Thomas Jefferson Digital Archive University of Virginia Library. See JAH web review by Robert M. S. McDonald. Reviewed 2004-12-01. Provides more than 1,700 texts—correspondence, books, addresses, and a variety of public papers—written by or to Thomas Jefferson. Most texts are presented in transcribed, word-searchable format; 18 appear as color images of original manuscripts. The site also includes a biography of Jefferson written in 1834, eight years after his death. The Jeffersonian Cyclopedia, published in 1900, organizes more than 9,000 quotes according to theme and other categories. A collection of 2,700 excerpts from Jefferson’s writings present his political philosophy. A wealth of searchable bibliographic listings is provided, including two previously published volumes and thousands of additional bibliographic references. Also contains a recent dissertation on the construction of the Jefferson-designed University of Virginia (UVA), listings from the Oxford English Dictionary that show Jefferson’s influence on English language usage, and four links to UVA exhibitions on Jefferson. Extremely valuable for the study of Jefferson and the period of the early republic. Resources Available: TEXT, IMAGES. Website last visited on 2007-11-23.
Digital Library of Georgia University of Georgia Libraries. Provides an enormous amount of material digitized from collections housed in libraries, archives, museums, and other cultural institutions in the state of Georgia. Legal materials include more than 17,000 public state government documents from 1994 to the present, updated daily, and a complete set of Acts and Resolutions from 1799 to 1995. A set of “Southeastern Native American Documents” provides approximately 2,000 letters, legal documents, military orders, financial papers, and archeological images covering the period 1730–1842. Materials from the Civil War-era include a soldier’s diary and two collections of letters, one from the wife of an Atlanta lawyer and plantation owner. The site provides a collection of 80 full-text, word-searchable versions of books from the early nineteenth century to the 1920s and three historic newspapers. The site also includes approximately 2,500 political cartoons by Clifford H. “Baldy” Baldowski, from 1946–1982; copies from a first-hand account of a violent incident of civil unrest during a political rally in 1868; Jimmy Carter’s diaries of 1971–75 and 1977–81; annual reports of the mayor of Savannah, 1865–1917; photographs of African Americans from around Augusta in the late 19th century; and 1,500 architectural and landscape photographs from the 1940s to the 1980s. A valuable collection for students of southern life, politics, law, and culture. Resources Available: IMAGES. Website last visited on 2007-11-23.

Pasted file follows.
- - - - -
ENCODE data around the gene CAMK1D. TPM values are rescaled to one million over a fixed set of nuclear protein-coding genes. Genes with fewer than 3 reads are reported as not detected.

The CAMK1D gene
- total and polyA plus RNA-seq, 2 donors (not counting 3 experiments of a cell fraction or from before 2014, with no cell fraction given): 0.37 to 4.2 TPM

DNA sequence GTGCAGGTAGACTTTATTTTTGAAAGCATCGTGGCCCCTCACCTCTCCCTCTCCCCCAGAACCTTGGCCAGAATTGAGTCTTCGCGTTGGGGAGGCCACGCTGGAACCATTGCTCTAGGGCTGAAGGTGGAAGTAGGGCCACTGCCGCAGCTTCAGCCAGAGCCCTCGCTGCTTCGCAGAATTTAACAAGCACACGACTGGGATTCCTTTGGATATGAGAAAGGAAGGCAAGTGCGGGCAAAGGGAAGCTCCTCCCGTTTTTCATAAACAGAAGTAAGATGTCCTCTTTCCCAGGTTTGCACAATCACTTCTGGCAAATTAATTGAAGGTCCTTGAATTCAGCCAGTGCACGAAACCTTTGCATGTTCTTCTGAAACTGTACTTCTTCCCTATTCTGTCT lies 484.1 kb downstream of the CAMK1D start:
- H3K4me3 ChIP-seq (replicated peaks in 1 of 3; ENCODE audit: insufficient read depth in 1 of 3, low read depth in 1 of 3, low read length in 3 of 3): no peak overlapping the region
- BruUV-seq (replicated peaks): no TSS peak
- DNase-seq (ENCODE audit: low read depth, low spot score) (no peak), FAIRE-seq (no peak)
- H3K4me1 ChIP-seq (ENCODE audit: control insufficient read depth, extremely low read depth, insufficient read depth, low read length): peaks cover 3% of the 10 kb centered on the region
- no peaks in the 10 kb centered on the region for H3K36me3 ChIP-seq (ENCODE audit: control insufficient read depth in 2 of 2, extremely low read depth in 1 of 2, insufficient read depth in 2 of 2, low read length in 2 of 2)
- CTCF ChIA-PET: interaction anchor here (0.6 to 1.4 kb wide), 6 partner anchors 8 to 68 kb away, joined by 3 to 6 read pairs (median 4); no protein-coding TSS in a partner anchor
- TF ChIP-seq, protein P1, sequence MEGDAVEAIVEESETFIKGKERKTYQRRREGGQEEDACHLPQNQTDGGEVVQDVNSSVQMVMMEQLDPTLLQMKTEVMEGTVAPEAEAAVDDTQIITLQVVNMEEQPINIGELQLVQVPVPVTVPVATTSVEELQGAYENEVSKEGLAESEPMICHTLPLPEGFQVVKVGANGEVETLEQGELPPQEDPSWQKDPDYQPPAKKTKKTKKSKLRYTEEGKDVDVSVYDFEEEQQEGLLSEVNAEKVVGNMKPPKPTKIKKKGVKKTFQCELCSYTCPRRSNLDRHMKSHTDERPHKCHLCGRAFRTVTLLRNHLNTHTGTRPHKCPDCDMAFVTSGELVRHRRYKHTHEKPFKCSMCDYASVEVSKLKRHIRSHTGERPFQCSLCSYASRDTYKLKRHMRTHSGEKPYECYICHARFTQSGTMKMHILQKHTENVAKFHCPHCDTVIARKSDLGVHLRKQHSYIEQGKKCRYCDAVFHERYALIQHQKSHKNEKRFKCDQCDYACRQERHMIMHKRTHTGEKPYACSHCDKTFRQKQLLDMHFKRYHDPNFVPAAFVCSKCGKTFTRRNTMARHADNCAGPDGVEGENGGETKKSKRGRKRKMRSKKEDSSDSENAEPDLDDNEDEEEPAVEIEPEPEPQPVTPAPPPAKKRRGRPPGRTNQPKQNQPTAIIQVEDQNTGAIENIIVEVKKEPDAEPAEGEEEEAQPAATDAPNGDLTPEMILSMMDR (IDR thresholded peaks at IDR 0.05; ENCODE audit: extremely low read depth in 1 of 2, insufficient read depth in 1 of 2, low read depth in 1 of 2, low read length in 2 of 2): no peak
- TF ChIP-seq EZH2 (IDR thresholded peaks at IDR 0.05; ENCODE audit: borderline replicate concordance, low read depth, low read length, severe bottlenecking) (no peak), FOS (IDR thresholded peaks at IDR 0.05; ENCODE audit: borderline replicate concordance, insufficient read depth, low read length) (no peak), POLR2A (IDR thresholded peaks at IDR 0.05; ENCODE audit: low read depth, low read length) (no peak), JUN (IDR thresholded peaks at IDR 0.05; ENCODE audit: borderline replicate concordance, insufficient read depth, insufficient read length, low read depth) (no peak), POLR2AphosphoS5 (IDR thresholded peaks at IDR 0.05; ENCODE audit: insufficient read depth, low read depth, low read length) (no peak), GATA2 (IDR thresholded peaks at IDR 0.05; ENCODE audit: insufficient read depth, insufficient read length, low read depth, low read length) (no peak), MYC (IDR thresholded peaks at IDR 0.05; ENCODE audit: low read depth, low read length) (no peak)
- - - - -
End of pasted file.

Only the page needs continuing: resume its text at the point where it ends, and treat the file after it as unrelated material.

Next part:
Afro-Louisiana History and Genealogy, 1718–1820 ibiblio.org, Center for the Public Domain, University of North Carolina, Chapel Hill. See JAH web review by Aaron Sheehan-Dean. Reviewed 2004-06-15. Provides detailed data on more than 100,000 slaves and free blacks in Louisiana from 1718 to 1820 gathered from notarial documents by historian Dr. Gwendolyn Hall. Users can search by name of slave, master’s name, gender, epoch, racial designation, plantation location, and place of origin. Each record retrieved pertains to an individual slave. Information was compiled from documents created when slaves arrived by ship, were bought and sold, reported as runaways, testified in court cases, manumitted, and at the death of masters and in other circumstances. As French and Spanish records often were more detailed than those kept by the British, the amount of information provided is relatively extensive. Some records contain as many as 114 fields with information on name, birthplace, gender, age, language group, alleged involvement in conspiracies, skills, family relationships, and illnesses, among other categories. Dr. Hall’s analysis documents 96 different African ethnicities of slaves in Louisiana during this period. The site additionally offers tables and graphs presenting Dr. Hall’s calculations concerning the data collected and presents results from three useful searches: on African names, individual slaves involved in revolts or conspiracies, and runaways. Seven examples of original documents are displayed, and downloads of complete databases on Louisiana slaves and free blacks are available. An extremely valuable site for professional historians, anthropologists, geneticists, and linguists, in addition to people conducting genealogical searches. Resources Available: TEXT. Website last visited on 2008-10-06.